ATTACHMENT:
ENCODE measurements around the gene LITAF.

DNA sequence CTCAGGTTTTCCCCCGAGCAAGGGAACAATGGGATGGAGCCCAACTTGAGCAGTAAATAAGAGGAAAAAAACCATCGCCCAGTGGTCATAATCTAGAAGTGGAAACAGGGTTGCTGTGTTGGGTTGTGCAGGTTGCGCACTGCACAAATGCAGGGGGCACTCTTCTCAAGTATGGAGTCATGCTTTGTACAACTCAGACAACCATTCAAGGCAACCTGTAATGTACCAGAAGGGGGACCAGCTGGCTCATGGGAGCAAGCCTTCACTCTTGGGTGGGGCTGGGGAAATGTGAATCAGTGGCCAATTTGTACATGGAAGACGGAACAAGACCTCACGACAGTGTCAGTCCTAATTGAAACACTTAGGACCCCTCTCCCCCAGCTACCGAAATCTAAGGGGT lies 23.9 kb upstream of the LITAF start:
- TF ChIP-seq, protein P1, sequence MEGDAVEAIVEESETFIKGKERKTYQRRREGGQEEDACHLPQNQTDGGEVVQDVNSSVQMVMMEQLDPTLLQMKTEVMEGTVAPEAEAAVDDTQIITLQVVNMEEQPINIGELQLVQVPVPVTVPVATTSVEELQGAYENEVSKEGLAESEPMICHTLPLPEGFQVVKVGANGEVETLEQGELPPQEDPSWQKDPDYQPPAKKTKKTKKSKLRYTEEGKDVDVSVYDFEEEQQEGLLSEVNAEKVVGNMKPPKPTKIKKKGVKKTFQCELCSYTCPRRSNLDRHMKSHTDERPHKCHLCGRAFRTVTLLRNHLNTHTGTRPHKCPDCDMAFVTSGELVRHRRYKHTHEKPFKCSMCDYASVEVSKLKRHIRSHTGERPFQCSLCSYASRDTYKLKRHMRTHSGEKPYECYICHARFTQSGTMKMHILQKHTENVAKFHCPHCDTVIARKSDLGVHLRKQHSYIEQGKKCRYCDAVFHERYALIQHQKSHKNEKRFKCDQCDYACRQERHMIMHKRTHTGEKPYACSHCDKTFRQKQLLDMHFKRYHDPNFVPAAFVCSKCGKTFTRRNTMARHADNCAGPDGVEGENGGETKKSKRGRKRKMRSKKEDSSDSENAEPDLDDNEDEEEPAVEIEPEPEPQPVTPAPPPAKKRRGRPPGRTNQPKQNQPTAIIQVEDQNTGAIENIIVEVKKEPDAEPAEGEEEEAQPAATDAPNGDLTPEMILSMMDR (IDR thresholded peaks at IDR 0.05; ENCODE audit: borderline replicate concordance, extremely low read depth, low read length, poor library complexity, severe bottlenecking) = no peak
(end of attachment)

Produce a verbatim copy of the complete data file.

ENCODE measurements around the gene LITAF.

DNA sequence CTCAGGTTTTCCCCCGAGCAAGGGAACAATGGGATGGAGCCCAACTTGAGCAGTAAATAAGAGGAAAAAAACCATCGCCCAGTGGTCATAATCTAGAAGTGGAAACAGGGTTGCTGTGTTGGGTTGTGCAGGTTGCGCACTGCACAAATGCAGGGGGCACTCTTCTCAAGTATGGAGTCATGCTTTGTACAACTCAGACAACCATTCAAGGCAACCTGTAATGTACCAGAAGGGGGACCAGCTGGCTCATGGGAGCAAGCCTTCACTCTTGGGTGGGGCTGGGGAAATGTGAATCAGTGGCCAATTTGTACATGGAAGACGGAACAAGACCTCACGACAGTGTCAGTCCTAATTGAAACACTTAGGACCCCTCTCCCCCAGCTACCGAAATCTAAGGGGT lies 23.9 kb upstream of the LITAF start:
- TF ChIP-seq, protein P1, sequence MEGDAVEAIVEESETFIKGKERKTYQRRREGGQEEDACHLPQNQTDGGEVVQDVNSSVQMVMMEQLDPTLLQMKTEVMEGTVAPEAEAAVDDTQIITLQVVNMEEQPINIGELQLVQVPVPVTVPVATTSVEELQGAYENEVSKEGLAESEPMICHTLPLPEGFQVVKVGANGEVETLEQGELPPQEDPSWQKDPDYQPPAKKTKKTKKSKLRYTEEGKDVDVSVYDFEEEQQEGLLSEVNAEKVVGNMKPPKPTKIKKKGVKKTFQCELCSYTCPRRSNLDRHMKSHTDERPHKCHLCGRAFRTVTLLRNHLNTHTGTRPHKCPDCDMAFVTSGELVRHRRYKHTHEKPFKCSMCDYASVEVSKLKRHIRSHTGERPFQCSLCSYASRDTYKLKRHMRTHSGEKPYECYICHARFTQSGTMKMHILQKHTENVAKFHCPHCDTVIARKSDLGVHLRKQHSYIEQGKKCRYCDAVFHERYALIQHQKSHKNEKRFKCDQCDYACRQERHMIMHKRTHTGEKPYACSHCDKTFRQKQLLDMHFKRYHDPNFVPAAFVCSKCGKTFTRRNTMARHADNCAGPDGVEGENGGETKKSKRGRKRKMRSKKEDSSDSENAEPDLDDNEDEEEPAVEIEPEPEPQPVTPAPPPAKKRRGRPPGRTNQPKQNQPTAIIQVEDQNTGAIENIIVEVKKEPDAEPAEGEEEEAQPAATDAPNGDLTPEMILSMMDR (IDR thresholded peaks at IDR 0.05; ENCODE audit: borderline replicate concordance, extremely low read depth, low read length, poor library complexity, severe bottlenecking) = no peak